Is Wikipedia a Cult? Wikipedia strikes back

By Sam Vaknin, Ph.D.

In response to Dan Tynan's excellent article about Wikipedia (,2), Wikipedia struck back, in an article typically riddled with blatant lies and not so subtle distortions (see the text below).

Two examples:

1. The Wikipedia article about me was deleted only after I threatened to initiate a class action lawsuit against Wikipedia, Jimmy Wales, and Wikimedia. Immediately afterwards, I was removed as a user. To this very day, no one can add an article about "Sam Vaknin" to Wikipedia. Try it!

2. The Wikipedians - leveraging the Wikipedia's ubiquity and Google ranking - are the one's who started the libelous campaign against me, claiming that my Ph.D. is of the diploma-mill variety. The truth?

Joseph Reagle is a computer scientist. He has no qualifications whatsoever to judge what constitutes a cult and what doesn't. Compare his utter lack of experience ( and evident pro-Wikipedia bias ( to my 15 years of work on narcissistic cults (example: and my criticism of the Wikipedia (which takes into account earlier collaborative efforts throughout history: ). Plus, I have been involved with Wikipedia and its predecessor, Nupedia. I have first-hand, insider knowledge which Reagle lacks as he has to rely on propaganda dished out by Wales and his entourage in Wikimedia.

This is the error and libel-ridden response published by Wikipedia:

"Is Wikipedia a cult?

In a June 7 InfoWorld article named The High Priests of Wikipedia, Wikipedia was described as one of "Six more tech cults" (the other five being the Slashdot, Singularitarianism, Drupal, OS/2 and open source communities). The article identified the page Wikipedia:FAQ as the cult's "[h]oly scriptures" and Jimmy Wales as its "[p]atron saint". The author Dan Tynan wrote that "[f]or internecine intrigue and power struggles, the Wikipedia makes the Vatican look like a coffee clatch", with administrators as "the Wikipedian equivalent of the College of Cardinals". Tynan cited from an interview he had conducted with writer Sam Vaknin, published recently in Global Politician under the title The Wikipedia Cult (which was also recommended by Larry Sanger, whom Vaknin refers to as "the Wikipedia's real visionary"):

This is not an informal network: It is completely rigid with a hierarchy, titles, job descriptions, remits, and responsibilities.

Tynan introduced Vaknin as "author of Malignant Self Love: Narcissism Revisited and other books about personality disorders." Snopes has noted that "Dr. Vaknin is careful to include a disclaimer on his web site stating that he is 'NOT a mental health professional' (his CV lists a doctorate in philosophy from the unaccredited Pacific Western University)".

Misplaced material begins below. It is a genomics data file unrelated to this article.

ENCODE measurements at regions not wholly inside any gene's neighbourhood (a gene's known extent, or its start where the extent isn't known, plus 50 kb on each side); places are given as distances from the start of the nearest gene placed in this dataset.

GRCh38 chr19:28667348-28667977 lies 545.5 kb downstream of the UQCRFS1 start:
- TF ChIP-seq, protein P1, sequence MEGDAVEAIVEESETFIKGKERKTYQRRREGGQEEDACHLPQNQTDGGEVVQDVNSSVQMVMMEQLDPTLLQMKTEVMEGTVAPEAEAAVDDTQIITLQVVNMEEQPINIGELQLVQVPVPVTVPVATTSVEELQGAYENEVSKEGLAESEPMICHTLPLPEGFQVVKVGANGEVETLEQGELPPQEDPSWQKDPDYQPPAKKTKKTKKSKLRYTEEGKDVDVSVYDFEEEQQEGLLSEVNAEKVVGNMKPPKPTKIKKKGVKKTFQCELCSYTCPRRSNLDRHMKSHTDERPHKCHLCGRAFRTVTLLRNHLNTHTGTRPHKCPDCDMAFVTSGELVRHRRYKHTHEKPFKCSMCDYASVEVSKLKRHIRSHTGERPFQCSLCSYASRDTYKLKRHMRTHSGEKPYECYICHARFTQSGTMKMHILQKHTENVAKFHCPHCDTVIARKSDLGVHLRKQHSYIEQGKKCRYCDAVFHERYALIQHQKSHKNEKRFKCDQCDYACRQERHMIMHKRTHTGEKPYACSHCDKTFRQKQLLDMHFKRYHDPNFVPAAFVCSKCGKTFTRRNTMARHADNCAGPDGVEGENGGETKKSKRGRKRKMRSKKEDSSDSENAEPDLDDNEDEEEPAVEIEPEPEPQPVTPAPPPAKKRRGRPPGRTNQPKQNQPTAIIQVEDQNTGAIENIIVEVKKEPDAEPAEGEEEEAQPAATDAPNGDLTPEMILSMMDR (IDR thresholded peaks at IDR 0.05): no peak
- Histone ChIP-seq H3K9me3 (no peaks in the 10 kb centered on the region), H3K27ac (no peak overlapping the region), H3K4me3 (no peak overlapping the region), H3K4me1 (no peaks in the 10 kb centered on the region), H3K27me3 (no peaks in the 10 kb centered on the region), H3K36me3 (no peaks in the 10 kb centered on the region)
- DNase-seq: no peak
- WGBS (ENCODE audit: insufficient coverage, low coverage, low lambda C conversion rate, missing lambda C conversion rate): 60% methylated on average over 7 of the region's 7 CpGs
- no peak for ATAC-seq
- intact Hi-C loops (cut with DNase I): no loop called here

In 2006, after an article about Vaknin had been deleted and User:Samvak had been blocked (for sockpuppet activities involving the article Narcissistic personality disorder and other topics related to Vaknin's work), Global Politician had published an earlier article by Vaknin that was critical of Wikipedia: The Six Sins of the Wikipedia (see also a rebuttal by Ta bu shi da yu). In 2007, Global Politician published Vaknin's article Wikipedia - Can Teenagers Write An Encyclopedia?. In a January 2010 article on the same website, titled Positioning the Encyclopedia Britannica (see Signpost coverage), Vaknin granted that although "the data are riddled with errors and do not amount to structured knowledge ... Wikipedia-like online efforts are more than adequate for the needs of the vast majority of users", advising Britannica to cooperate with Wikipedia and "to study and emulate" the model of Citizendium.

Tynan's recent article and interview quoted Vaknin as saying:

By 2003, the Wikipedia had acquired all the hallmarks of a cult: hierarchy, arcane rules, paranoid insularity, intolerance of dissent, and a cosmic grandiose mission.
Wikipedia researcher Joseph Reagle called the criticism of Wikipedia as a cult "hyperbolic", pointing out that the project did not meet several criteria from cult checklists. He classified Vaknin's criticism as

a wonderful example of the criticism of WP enthusiasm as a cult or religion, many earlier examples of which I describe in my dissertation.

In his 2008 NYU dissertation about Wikipedia,—to appear in book form later this year—Reagle had examined various kinds of Wikipedia criticism and placed them into a centuries old context of encyclopedia criticism, in a chapter called "encyclopedic anxiety"—also the title of a recent conference talk of his (Summary, slides, video; see also Signpost coverage)."

Sam Vaknin is the author of Malignant Self Love - Narcissism Revisited and After the Rain - How the West Lost the East as well as many other books and ebooks about topics in psychology, relationships, philosophy, economics, and international affairs. He served as a columnist for Central Europe Review, Global Politician, PopMatters, eBookWeb , and Bellaonline, and as a United Press International (UPI) Senior Business Correspondent. He was the editor of mental health and Central East Europe categories in The Open Directory and Suite101. Visit Sam's Web site at You can download 30 of his free ebooks in